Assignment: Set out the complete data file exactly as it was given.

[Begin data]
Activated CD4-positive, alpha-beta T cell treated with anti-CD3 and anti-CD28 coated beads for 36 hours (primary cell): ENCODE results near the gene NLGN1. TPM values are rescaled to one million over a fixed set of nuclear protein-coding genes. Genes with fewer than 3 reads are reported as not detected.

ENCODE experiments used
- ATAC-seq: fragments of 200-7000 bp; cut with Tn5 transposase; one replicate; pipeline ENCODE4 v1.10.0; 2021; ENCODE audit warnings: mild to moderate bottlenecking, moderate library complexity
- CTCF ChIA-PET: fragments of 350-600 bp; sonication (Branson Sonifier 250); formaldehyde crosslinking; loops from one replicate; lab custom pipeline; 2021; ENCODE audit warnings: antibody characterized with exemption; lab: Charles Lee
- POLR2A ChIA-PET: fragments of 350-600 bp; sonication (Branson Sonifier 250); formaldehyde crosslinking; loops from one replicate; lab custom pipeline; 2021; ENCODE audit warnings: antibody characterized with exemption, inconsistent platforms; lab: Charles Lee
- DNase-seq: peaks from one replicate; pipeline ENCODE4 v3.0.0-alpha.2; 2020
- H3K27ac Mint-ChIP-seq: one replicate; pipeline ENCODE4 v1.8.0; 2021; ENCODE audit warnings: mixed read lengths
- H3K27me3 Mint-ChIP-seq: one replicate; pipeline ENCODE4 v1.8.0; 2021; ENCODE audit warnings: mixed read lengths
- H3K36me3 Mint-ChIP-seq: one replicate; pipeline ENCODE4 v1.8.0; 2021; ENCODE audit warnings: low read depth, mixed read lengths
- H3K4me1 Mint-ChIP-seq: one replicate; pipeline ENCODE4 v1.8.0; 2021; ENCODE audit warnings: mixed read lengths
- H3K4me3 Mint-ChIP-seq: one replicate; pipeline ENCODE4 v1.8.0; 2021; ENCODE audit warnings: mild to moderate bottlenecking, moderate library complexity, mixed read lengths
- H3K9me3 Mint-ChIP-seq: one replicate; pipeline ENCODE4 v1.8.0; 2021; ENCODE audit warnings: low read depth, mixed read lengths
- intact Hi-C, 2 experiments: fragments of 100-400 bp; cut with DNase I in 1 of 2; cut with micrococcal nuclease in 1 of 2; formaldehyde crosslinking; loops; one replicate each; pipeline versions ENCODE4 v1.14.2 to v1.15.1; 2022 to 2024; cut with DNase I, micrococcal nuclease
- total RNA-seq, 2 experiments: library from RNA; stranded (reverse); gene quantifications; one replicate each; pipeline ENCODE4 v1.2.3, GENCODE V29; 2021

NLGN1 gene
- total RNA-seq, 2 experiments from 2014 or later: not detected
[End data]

Activated CD4-positive, alpha-beta T cell treated with anti-CD3 and anti-CD28 coated beads for 36 hours (primary cell): ENCODE results near the gene NLGN1. TPM values are rescaled to one million over a fixed set of nuclear protein-coding genes. Genes with fewer than 3 reads are reported as not detected.

ENCODE experiments used
- ATAC-seq: fragments of 200-7000 bp; cut with Tn5 transposase; one replicate; pipeline ENCODE4 v1.10.0; 2021; ENCODE audit warnings: mild to moderate bottlenecking, moderate library complexity
- CTCF ChIA-PET: fragments of 350-600 bp; sonication (Branson Sonifier 250); formaldehyde crosslinking; loops from one replicate; lab custom pipeline; 2021; ENCODE audit warnings: antibody characterized with exemption; lab: Charles Lee
- POLR2A ChIA-PET: fragments of 350-600 bp; sonication (Branson Sonifier 250); formaldehyde crosslinking; loops from one replicate; lab custom pipeline; 2021; ENCODE audit warnings: antibody characterized with exemption, inconsistent platforms; lab: Charles Lee
- DNase-seq: peaks from one replicate; pipeline ENCODE4 v3.0.0-alpha.2; 2020
- H3K27ac Mint-ChIP-seq: one replicate; pipeline ENCODE4 v1.8.0; 2021; ENCODE audit warnings: mixed read lengths
- H3K27me3 Mint-ChIP-seq: one replicate; pipeline ENCODE4 v1.8.0; 2021; ENCODE audit warnings: mixed read lengths
- H3K36me3 Mint-ChIP-seq: one replicate; pipeline ENCODE4 v1.8.0; 2021; ENCODE audit warnings: low read depth, mixed read lengths
- H3K4me1 Mint-ChIP-seq: one replicate; pipeline ENCODE4 v1.8.0; 2021; ENCODE audit warnings: mixed read lengths
- H3K4me3 Mint-ChIP-seq: one replicate; pipeline ENCODE4 v1.8.0; 2021; ENCODE audit warnings: mild to moderate bottlenecking, moderate library complexity, mixed read lengths
- H3K9me3 Mint-ChIP-seq: one replicate; pipeline ENCODE4 v1.8.0; 2021; ENCODE audit warnings: low read depth, mixed read lengths
- intact Hi-C, 2 experiments: fragments of 100-400 bp; cut with DNase I in 1 of 2; cut with micrococcal nuclease in 1 of 2; formaldehyde crosslinking; loops; one replicate each; pipeline versions ENCODE4 v1.14.2 to v1.15.1; 2022 to 2024; cut with DNase I, micrococcal nuclease
- total RNA-seq, 2 experiments: library from RNA; stranded (reverse); gene quantifications; one replicate each; pipeline ENCODE4 v1.2.3, GENCODE V29; 2021

NLGN1 gene
- total RNA-seq, 2 experiments from 2014 or later: not detected